All animals received humane care as outlined in the Guide for the Care and Use of Laboratory Animals of the National Research Council (12).
L. delbrueckii UFV H2B20 and E. coli EMO were isolated and identified at the Federal University of Viçosa (MG, Brazil) and in the Laboratory of Microbial Ecology (INRA, Jouy-en-Josas, France), respectively. The strains were inoculated respectively into MRS and BHI culture media and incubated at 37ºC for 18 h before inoculation.
Blood, liver and feces samples. Serum lipoproteins were separated by fast protein liquid chromatography (FPLC) as previously described (13). The liver was removed, washed in saline solution, dried on filter paper, weighed, and frozen at -20ºC. Feces from the last experimental day were collected, homogenized and frozen at -20ºC. The hepatic and fecal lipids were extracted as described (14). Total blood cholesterol and cholesterol in FPLC fractions and in hepatic and fecal extracts were determined using commercial kits (KATAL, Belo Horizonte, MG, Brazil)
Histological analysis. The heart and proximal section of the aorta of apo E KO mice were removed and cleaned of adventitial tissue. The top half of the hearts was obtained under stereoscopic observation and fixed by immersion in 4% paraformaldehyde in 0.1 M phosphate-buffered saline at room temperature. The specimens were routinely processed for paraffin embedding and analyzed by the method of Paigen et al. (15) with modifications, as briefly described below. Ten-micrometer thick cross-sections were cut with a microtome (Spencer, #820, Buffalo, NY, USA) all along the aortic root area (300 µm), stained with hematoxylin-eosin, coded and examined by a single pathologist, who was unaware of the experimental conditions for each group. The slides were decoded only after the report had been written. The aortic root area was recognized by the proximal presence of aortic valve leaflets. One of every three sections (for a total of ten sections per mouse) was kept for morphometric analysis and the images obtained from a microscope coupled to a digital camera were processed with an image analyzer (Kontron Electronic 300 software, Fremont, CA, USA). The total lesion area of each animal was the sum of lesion areas obtained from the ten selected sections. Data are reported as mean total lesion area per group of 7 control and 7 Lactobacillus-treated animals.
Student t-test was used to compare control and experimental groups, with the level of significance set at P < 0.05.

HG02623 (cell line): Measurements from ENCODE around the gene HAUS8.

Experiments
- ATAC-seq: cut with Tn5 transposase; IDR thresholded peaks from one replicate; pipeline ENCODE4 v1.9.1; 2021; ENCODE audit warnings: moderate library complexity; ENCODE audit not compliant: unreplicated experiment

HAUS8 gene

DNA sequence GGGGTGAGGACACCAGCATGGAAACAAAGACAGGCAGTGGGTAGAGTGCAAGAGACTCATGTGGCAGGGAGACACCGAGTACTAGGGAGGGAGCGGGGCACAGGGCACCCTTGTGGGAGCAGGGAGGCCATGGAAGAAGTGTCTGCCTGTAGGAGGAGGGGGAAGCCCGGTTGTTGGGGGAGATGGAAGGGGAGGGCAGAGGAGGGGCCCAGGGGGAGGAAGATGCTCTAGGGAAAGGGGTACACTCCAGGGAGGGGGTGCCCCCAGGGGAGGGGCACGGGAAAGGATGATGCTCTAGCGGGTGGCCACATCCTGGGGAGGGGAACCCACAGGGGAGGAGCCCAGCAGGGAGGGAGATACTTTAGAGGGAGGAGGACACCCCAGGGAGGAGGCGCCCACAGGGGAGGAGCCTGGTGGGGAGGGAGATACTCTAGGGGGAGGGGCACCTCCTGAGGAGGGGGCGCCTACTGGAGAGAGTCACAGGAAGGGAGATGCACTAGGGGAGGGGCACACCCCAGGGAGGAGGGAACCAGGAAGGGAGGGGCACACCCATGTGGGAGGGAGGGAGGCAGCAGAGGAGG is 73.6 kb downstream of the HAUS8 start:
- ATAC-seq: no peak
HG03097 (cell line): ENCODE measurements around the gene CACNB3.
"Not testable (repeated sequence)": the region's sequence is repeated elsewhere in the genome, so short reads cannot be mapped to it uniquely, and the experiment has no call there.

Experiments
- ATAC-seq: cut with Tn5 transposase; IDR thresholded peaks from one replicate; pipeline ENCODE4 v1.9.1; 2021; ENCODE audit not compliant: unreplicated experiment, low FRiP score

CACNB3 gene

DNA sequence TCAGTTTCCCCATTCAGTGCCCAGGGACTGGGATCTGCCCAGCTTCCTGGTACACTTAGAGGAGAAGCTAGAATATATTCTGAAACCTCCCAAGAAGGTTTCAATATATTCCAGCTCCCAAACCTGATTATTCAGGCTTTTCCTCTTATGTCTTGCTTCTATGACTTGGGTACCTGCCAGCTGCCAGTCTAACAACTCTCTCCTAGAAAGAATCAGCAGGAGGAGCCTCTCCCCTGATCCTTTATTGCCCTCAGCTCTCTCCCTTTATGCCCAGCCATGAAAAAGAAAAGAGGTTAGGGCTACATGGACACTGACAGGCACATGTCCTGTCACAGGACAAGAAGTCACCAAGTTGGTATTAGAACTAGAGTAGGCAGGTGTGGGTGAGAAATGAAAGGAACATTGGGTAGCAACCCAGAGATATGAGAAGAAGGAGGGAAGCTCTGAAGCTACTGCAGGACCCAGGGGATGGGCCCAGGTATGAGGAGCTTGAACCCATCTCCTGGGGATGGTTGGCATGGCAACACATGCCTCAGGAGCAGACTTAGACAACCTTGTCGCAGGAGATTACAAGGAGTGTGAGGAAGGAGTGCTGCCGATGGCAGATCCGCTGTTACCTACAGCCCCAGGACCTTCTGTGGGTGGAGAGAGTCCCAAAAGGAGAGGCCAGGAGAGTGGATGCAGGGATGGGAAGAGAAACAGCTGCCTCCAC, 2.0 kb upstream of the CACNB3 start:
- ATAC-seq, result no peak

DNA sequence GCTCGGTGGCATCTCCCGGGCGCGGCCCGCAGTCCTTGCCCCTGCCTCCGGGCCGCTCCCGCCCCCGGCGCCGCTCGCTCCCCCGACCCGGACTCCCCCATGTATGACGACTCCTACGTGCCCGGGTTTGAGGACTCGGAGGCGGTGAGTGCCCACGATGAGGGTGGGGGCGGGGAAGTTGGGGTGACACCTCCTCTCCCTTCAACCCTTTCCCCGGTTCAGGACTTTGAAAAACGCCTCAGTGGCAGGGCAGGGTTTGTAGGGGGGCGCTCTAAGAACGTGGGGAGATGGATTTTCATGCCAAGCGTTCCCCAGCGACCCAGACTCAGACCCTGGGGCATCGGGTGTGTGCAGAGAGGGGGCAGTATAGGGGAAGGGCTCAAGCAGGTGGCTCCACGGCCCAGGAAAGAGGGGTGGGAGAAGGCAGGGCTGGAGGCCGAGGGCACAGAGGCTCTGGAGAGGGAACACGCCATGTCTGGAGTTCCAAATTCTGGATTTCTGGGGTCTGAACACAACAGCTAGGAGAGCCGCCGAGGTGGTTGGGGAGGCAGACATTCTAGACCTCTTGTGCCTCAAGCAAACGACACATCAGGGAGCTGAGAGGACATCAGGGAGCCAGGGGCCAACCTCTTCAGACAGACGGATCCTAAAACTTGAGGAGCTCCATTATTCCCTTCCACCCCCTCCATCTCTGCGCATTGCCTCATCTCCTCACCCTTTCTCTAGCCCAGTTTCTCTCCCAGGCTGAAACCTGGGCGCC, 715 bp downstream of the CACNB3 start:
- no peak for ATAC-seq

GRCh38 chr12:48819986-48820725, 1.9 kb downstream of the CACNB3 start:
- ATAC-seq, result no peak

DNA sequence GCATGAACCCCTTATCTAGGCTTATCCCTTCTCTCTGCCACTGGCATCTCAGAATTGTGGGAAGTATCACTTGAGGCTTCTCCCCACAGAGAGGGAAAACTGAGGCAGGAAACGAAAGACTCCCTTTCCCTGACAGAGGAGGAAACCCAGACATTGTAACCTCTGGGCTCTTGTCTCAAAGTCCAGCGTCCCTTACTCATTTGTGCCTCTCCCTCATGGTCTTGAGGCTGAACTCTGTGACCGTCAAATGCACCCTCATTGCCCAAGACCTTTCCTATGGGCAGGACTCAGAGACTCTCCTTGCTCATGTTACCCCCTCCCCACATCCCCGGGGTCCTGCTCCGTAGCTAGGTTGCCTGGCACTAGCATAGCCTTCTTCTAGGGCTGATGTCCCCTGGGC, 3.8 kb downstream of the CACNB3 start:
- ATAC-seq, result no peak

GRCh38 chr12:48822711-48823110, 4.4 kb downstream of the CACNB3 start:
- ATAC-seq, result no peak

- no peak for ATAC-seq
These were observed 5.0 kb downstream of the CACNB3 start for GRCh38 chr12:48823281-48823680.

To examine the effect of L. delbrueckii on cholesterol absorption and metabolism, germ-free mice or germ-free mice colonized with E. coli EMO (without a hypocholesterolemic effect) or E. coli plus L. delbrueckii were fed a hypercholesterolemic diet for 4 weeks. Feces culture confirmed the axenic status of control animals, the monoassociation in the Ec group and the diassociation in the EL group until the end of experiment.
Body weight was similar in both groups, suggesting no differences in food intake or nutritional alterations caused by bacterial colonization (data not shown).
At the end of the experiment, no differences in blood cholesterol were observed between groups. The means ± SEM of control (N = 10), Ec (N = 8) and EL (N = 13) groups were 188 ± 13, 163 ± 13 and 193 ± 17 mg/dL, respectively. In the liver, total lipids were reduced in the EL group compared to the Ec group and reduced in both when compared to the control axenic group (Table 1). However, although the liver cholesterol level was lower in both colonized groups than in the control group, there was no difference between the Ec and EL groups, suggesting an effect of colonization but not specifically of L. delbrueckii on liver cholesterol. These results suggest that, although it had no effect on blood cholesterol, L. delbrueckii may be able to reduce the absorption or increase the release of lipids from the systemic circulation.
A hypercholesterolemic diet can contaminate the feces and consequently cause an overestimation of the fecal lipid and cholesterol concentration. For this reason, we analyzed lipids and cholesterol in cecum contents. No differences were observed in the concentration of cecal lipids among groups (Table 1). However, the EL group showed a reduction of cecal cholesterol concentration compared to the Ec group (P = 0.047).
Apolipoprotein E knock-out mice
As germ-free Swiss/NIH mice do not develop spontaneous atherosclerosis, we studied the effect of L. delbrueckii in a model of atherosclerosis. Apo E KO animals fed on a regular chow diet develop spontaneous hypercholesterolemia and aortic atherosclerotic lesions after the age of 8 weeks. In this experiment, the animals received L. delbrueckii daily to maintain the intestinal colonization.
There was no difference between groups when food and water intake and body weight were analyzed (data not shown).
Liver lipids and cholesterol were unchanged after lactobacillus supplementation (Table 2). Similarly, fecal lipids and 3-a-hydroxy sterols (as indicators of cholesterol excretion) were also similar when the Lac group was compared to control animals, suggesting that L. delbrueckii has no effect on cholesterol absorption and metabolism under these experimental conditions.
As expected, blood cholesterol was higher than in wild-type animals (about 80 mg/dL), confirming the spontaneous hypercholesterolemia occurring in these animals. However, no statistically significant differences were seen between groups at the beginning (300 mg/dL for both groups) or after 6 weeks of the experiment (356 ± 26 and 399 ± 35 mg/dL for control and L. delbrueckii-supplemented groups, respectively). These results demonstrate, as observed in germ-free mice, no hypocholesterolemic effect of L. delbrueckii. Likewise, lipoprotein analysis showed a similar profile of atherogenic (VLDL + IDL + LDL) fractions and also of the protective (HDL) fraction for the various groups (Figure 1).